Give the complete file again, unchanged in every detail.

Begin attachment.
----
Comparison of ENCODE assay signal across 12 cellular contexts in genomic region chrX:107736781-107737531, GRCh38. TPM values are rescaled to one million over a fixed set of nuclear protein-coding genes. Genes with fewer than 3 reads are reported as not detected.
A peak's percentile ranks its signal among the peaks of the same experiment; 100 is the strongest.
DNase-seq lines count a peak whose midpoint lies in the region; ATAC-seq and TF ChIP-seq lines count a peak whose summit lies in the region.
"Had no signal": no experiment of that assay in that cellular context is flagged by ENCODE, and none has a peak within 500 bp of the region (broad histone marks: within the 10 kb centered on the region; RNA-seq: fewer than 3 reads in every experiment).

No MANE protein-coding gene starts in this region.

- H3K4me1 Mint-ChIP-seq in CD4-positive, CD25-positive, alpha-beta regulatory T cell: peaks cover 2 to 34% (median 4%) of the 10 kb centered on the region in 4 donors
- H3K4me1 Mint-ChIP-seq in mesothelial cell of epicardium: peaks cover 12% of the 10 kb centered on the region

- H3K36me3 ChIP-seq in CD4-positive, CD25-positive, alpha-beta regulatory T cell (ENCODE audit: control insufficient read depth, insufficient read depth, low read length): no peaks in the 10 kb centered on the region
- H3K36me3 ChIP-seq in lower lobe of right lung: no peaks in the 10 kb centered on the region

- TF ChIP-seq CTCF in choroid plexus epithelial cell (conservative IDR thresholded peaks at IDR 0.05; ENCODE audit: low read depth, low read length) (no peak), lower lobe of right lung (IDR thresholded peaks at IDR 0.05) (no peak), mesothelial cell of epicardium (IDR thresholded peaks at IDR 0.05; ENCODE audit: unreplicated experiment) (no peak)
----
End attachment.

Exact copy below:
Comparison of ENCODE assay signal across 12 cellular contexts in genomic region chrX:107736781-107737531, GRCh38. TPM values are rescaled to one million over a fixed set of nuclear protein-coding genes. Genes with fewer than 3 reads are reported as not detected.
A peak's percentile ranks its signal among the peaks of the same experiment; 100 is the strongest.
DNase-seq lines count a peak whose midpoint lies in the region; ATAC-seq and TF ChIP-seq lines count a peak whose summit lies in the region.
"Had no signal": no experiment of that assay in that cellular context is flagged by ENCODE, and none has a peak within 500 bp of the region (broad histone marks: within the 10 kb centered on the region; RNA-seq: fewer than 3 reads in every experiment).

No MANE protein-coding gene starts in this region.

- H3K4me1 Mint-ChIP-seq in CD4-positive, CD25-positive, alpha-beta regulatory T cell: peaks cover 2 to 34% (median 4%) of the 10 kb centered on the region in 4 donors
- H3K4me1 Mint-ChIP-seq in mesothelial cell of epicardium: peaks cover 12% of the 10 kb centered on the region

- H3K36me3 ChIP-seq in CD4-positive, CD25-positive, alpha-beta regulatory T cell (ENCODE audit: control insufficient read depth, insufficient read depth, low read length): no peaks in the 10 kb centered on the region
- H3K36me3 ChIP-seq in lower lobe of right lung: no peaks in the 10 kb centered on the region

- TF ChIP-seq CTCF in choroid plexus epithelial cell (conservative IDR thresholded peaks at IDR 0.05; ENCODE audit: low read depth, low read length) (no peak), lower lobe of right lung (IDR thresholded peaks at IDR 0.05) (no peak), mesothelial cell of epicardium (IDR thresholded peaks at IDR 0.05; ENCODE audit: unreplicated experiment) (no peak)